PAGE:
One of the films in my head was Creature from the Black Lagoon (1954). There’s another one that is not so good, but it really kept my attention – Attack of the 50 Foot Woman (1958). All those films made on the B side of the industry by people like Jacques Tourneur and Jack Arnold. There are many other films that were involved in the process – for example, the recording of Laura that we hear from the radio reminded me of Double Indemnity (1944). But yes, for a while I was very focused on watching all the science fiction films of that period. And also reading writers like Ursula K. Le Guin.
I was interested to read you saying in Le Monde that every film is based on mystery. Could you expand on what you meant by that?
I don’t know about every film, but for me the most beautiful thing that happens when we are making films is when you can let the images be free; let them not be conclusive. It’s something that allows you to continue expanding the universe of the fiction and the different possibilities of the fiction in a nonstop way. This film has a mutating structure that is changing all the time and it’s not arriving at anything in particular. That’s something that you can find in novels, but for some reason in cinema you always need to close the sense, maybe it’s because the image is not so ambiguous, because when you see an image you have all the information there.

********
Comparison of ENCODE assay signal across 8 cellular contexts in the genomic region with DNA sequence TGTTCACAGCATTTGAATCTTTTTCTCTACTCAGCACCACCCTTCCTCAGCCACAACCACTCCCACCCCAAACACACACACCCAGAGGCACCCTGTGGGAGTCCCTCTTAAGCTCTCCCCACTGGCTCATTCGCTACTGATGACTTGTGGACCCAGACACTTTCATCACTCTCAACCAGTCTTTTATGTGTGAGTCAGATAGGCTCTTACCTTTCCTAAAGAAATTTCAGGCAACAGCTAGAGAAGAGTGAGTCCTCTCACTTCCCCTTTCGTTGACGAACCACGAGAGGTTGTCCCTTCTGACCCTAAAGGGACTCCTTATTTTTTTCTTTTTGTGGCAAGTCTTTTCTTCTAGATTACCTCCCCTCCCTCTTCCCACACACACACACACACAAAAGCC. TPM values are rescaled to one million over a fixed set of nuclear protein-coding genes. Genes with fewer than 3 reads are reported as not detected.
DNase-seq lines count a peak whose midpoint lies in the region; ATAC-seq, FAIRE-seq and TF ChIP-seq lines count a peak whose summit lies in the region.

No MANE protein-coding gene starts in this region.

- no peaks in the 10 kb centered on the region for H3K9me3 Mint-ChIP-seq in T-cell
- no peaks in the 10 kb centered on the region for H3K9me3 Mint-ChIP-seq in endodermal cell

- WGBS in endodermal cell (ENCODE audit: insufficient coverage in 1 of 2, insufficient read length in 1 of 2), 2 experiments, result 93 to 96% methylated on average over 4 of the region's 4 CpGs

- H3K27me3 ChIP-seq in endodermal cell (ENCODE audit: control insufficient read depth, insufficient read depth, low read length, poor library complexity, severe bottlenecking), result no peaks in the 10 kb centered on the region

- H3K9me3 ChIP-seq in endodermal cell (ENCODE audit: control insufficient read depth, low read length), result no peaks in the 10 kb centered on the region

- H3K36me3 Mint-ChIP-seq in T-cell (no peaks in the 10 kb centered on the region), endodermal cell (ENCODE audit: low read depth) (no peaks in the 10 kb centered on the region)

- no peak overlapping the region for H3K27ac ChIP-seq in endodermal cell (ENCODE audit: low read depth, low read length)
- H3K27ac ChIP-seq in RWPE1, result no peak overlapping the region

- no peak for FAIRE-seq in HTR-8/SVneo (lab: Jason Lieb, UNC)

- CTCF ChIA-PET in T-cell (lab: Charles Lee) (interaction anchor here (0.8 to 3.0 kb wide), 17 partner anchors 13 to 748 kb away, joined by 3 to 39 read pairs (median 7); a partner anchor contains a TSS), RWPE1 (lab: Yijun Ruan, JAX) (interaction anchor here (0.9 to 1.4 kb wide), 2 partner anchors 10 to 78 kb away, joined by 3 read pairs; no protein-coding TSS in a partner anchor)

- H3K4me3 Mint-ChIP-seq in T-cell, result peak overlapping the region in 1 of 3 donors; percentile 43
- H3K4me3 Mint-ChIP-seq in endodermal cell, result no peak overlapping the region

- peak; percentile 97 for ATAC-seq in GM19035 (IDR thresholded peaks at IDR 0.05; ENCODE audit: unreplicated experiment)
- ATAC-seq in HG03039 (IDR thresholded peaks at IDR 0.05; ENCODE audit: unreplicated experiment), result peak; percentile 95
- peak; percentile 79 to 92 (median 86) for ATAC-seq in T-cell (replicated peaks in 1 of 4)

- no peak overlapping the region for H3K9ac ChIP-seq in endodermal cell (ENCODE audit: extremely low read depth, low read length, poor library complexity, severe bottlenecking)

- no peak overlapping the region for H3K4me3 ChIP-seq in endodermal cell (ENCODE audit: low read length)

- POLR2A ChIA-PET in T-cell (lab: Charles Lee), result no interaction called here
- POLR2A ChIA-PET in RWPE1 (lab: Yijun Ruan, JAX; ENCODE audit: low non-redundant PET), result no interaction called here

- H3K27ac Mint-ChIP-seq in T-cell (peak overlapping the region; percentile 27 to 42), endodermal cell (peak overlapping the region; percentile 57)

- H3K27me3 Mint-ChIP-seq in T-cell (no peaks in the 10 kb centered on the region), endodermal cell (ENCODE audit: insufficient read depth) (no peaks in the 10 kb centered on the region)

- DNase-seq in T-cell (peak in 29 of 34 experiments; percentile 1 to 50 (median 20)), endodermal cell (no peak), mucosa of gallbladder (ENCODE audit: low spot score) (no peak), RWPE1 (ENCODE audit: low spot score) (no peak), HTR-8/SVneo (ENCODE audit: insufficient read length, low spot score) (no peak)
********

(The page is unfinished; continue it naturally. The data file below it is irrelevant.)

This structure allows you to have a suspended mystery. You have to renew the mystery and never understand it. Because if you understand it, you will lose something. There will no longer be mystery. This was the clue for Trenque Lauquen, because it starts in a way that you feel that you will finally understand something, because the two guys in the first part, especially Rafael, are trying to be very literal with understanding why Laura left. He tries to find the answer in a book. He reads the book and he says, “Oh, this is the reason why.” He has this idea of solving problems in the world, but then when you go to the second part, you start losing the voiceover, the film starts being more silent and it starts not depending so much on the language of what is said.